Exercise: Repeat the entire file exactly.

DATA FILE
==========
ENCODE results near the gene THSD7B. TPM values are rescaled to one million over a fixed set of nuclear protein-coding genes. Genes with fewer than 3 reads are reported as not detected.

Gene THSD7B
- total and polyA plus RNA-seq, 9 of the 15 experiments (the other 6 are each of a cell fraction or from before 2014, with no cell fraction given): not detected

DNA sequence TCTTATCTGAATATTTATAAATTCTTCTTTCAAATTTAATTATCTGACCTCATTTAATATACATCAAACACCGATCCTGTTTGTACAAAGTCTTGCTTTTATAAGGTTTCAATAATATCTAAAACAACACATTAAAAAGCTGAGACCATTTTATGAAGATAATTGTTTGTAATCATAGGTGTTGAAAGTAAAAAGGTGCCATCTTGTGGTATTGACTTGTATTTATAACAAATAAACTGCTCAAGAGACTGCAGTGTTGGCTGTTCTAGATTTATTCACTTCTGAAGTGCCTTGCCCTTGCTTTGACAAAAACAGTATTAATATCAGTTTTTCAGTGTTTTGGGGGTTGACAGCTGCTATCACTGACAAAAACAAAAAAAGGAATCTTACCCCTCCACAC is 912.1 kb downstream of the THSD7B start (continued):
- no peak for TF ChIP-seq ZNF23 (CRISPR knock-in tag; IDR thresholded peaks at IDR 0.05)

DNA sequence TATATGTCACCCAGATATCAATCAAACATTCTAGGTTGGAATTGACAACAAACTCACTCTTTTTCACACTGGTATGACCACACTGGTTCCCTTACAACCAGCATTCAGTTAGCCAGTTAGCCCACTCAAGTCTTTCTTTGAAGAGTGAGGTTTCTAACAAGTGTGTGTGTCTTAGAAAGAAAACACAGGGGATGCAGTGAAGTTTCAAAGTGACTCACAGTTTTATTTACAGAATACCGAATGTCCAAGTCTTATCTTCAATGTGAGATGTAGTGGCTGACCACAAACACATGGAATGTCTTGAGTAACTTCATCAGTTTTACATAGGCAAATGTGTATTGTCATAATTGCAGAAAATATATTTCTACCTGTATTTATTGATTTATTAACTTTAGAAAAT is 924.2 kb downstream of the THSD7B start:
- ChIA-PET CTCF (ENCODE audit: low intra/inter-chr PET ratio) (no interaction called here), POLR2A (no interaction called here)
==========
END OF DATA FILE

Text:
ENCODE results near the gene THSD7B. TPM values are rescaled to one million over a fixed set of nuclear protein-coding genes. Genes with fewer than 3 reads are reported as not detected.

Gene THSD7B
- total and polyA plus RNA-seq, 9 of the 15 experiments (the other 6 are each of a cell fraction or from before 2014, with no cell fraction given): not detected

DNA sequence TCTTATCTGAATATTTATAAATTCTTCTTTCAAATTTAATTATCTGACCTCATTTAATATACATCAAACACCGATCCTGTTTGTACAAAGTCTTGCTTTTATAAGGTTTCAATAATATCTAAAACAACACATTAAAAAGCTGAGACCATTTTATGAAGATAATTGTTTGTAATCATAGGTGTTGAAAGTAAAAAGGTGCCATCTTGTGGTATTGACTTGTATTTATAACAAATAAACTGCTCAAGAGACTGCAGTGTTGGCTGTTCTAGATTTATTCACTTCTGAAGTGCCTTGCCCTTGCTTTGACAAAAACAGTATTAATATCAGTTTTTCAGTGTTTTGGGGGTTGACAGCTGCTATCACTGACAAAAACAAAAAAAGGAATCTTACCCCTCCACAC is 912.1 kb downstream of the THSD7B start (continued):
- no peak for TF ChIP-seq ZNF23 (CRISPR knock-in tag; IDR thresholded peaks at IDR 0.05)

DNA sequence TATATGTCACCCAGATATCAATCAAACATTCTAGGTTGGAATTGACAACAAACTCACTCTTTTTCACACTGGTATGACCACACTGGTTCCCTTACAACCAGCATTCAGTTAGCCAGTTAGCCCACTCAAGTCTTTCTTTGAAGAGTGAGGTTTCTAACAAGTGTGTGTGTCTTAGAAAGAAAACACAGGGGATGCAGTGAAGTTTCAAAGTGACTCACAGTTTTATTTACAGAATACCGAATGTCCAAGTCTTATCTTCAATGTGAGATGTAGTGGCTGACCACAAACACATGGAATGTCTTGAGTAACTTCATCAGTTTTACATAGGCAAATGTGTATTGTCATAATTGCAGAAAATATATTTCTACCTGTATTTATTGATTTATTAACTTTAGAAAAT is 924.2 kb downstream of the THSD7B start:
- ChIA-PET CTCF (ENCODE audit: low intra/inter-chr PET ratio) (no interaction called here), POLR2A (no interaction called here)